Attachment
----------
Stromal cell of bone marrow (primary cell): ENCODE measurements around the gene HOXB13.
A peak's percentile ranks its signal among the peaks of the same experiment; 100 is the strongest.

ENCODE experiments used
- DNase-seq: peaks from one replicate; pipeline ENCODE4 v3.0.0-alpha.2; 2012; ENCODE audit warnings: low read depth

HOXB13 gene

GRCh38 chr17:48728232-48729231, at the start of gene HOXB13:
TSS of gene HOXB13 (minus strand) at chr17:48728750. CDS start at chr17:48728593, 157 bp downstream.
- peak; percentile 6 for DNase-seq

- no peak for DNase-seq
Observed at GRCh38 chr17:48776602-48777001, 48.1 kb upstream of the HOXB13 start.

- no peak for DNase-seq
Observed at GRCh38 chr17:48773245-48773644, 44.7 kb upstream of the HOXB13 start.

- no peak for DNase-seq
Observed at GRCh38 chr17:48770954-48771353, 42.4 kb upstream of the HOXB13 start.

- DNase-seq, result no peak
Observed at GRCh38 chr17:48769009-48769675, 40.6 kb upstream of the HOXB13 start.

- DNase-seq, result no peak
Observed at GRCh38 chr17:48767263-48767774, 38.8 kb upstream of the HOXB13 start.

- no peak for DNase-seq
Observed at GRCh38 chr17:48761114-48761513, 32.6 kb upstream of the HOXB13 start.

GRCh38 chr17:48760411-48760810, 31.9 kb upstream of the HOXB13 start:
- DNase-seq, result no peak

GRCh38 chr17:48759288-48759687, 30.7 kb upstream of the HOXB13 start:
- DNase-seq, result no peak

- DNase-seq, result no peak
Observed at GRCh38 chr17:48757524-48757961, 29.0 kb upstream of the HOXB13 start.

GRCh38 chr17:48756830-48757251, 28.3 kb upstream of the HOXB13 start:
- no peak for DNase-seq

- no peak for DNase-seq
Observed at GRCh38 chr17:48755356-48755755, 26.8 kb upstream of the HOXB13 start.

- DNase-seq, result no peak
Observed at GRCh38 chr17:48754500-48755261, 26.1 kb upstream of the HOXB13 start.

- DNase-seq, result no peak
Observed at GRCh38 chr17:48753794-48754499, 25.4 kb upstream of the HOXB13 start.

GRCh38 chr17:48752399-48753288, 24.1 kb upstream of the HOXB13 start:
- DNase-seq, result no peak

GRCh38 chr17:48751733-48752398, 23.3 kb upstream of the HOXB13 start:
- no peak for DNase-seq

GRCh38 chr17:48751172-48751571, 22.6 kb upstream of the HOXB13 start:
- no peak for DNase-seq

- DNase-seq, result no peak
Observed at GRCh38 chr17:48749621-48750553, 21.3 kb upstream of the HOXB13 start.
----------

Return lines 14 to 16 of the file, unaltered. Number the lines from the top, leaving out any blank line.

Observed at GRCh38 chr17:48770954-48771353, 42.4 kb upstream of the HOXB13 start.

- DNase-seq, result no peak
Observed at GRCh38 chr17:48769009-48769675, 40.6 kb upstream of the HOXB13 start.